In a world without God, there would be no more inspiring goal for our lives than self-interest, amassing as many of the good things of life as we could grab.  There would be neither room nor reason for tenderness, generosity, helpfulness….  A world without God would be a flat, monochromatic world, a world without color or texture, a world in which all days would be the same….  A world without God would be a world in which gravity pulled us down and there was no counterforce to lift us up, to cleanse us if we had sullied ourselves when we stumbled and fell, and assure us that we are worthy of a second chance.  And worst of all, in a world without God, we would be all alone – no one to help us when we had to do something hard, no one to forgive us when we had disappointed ourselves, no one to replenish us when we had come to the point of using ourselves up, and no one to promise us that, even when it was over, it will not be over….  Who needs God in a world that could be so beautiful and so holy, in a life that could be so full of meaning and satisfaction, if we only opened our eyes and knew where to look?  Where is this God who can help us make the world beautiful and holy?  We want to find that God and see what that God sees.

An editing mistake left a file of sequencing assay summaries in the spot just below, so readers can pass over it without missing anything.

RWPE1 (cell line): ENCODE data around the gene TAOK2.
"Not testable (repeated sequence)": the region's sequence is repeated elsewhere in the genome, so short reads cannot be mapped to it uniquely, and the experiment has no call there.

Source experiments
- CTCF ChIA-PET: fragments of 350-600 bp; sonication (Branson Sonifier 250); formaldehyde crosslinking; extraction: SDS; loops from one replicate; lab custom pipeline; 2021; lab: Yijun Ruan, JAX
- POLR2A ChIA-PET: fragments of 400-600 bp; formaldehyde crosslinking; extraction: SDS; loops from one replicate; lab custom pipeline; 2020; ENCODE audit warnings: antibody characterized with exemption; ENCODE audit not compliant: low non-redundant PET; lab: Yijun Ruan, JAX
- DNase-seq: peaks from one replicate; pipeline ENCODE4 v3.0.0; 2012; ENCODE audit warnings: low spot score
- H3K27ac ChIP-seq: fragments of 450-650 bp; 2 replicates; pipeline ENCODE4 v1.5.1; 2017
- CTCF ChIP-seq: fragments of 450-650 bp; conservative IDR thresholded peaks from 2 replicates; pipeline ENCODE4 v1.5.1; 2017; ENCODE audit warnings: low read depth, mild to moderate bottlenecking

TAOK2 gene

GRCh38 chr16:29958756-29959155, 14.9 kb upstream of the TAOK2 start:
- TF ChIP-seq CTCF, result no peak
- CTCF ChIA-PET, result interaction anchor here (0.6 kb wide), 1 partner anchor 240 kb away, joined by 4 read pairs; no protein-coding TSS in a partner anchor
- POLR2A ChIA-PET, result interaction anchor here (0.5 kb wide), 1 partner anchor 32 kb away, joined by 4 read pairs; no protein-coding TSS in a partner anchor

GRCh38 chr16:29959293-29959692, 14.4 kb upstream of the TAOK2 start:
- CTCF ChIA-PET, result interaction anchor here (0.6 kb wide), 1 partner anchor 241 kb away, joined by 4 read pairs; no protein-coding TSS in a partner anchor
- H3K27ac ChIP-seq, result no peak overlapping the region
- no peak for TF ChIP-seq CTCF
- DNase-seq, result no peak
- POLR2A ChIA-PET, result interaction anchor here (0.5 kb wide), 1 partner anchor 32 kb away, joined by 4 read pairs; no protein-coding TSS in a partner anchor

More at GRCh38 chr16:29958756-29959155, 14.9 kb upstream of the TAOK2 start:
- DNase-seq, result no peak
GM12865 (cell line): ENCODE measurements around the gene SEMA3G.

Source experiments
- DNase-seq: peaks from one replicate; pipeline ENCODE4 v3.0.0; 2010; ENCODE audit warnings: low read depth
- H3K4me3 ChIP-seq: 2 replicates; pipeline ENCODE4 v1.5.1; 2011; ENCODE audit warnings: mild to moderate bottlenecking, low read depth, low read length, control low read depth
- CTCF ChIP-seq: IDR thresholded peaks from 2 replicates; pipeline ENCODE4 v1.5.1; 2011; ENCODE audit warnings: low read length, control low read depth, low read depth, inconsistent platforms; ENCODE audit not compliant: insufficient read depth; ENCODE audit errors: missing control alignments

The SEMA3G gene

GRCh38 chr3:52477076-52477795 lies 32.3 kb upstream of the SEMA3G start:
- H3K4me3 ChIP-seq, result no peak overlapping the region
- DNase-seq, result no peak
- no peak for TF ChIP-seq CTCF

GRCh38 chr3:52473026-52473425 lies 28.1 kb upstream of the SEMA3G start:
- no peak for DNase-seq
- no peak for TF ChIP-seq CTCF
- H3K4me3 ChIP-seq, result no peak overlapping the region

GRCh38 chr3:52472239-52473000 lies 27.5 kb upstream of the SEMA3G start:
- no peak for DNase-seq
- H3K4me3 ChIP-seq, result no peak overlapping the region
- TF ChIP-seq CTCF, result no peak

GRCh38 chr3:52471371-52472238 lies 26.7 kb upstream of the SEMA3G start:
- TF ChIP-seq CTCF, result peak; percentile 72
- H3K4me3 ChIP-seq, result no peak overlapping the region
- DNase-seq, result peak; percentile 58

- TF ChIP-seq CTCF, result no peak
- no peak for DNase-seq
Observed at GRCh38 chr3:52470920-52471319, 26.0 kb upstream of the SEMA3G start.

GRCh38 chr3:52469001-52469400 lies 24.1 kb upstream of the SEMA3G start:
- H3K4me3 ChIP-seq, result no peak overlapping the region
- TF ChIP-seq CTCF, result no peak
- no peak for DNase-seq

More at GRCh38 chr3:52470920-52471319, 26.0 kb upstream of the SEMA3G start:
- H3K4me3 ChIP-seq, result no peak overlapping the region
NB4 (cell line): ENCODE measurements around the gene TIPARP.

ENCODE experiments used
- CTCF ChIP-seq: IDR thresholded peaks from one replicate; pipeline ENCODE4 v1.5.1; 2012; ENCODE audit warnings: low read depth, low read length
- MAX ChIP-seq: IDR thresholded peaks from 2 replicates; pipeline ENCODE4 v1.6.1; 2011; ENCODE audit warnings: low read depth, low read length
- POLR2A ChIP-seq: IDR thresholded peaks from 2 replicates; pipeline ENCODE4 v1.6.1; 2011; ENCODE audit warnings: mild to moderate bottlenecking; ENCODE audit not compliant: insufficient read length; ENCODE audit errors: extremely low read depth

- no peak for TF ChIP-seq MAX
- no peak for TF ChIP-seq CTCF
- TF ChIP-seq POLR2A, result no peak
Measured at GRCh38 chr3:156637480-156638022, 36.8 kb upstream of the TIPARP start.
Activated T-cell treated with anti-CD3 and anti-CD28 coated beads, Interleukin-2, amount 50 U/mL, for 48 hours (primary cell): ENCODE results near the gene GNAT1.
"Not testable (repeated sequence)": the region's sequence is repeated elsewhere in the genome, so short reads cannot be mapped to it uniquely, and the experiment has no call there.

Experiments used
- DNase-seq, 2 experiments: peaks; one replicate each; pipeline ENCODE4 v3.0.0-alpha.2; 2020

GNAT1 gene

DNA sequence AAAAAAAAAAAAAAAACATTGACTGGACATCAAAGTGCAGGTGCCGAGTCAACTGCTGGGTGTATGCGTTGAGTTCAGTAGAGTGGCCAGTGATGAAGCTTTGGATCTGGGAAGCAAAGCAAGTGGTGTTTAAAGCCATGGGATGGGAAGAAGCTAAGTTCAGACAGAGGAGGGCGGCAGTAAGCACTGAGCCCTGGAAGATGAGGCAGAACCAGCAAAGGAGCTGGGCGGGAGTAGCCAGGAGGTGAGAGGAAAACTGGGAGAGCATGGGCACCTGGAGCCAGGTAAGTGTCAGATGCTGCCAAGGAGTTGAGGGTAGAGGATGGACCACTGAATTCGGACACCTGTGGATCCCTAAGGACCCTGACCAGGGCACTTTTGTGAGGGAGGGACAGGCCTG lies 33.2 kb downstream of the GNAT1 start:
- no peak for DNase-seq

Why are there so many songs about rainbows?  There are, because rainbows really do help us make connections, connections between loving and dreaming, between God and our human lives which sometimes seem so mired in muck.  Rainbows seem to be an invitation from God to see more deeply, dream more imaginatively, think more creatively, and live more beautifully.  This Lent we are going to see if we can find rainbows even in some dark places, see if we can see what God sees.  This Lent we are praying that the eyes of our hearts be enlightened, that our eyes may be focused and clear, and that our lives may be changed.   Amen.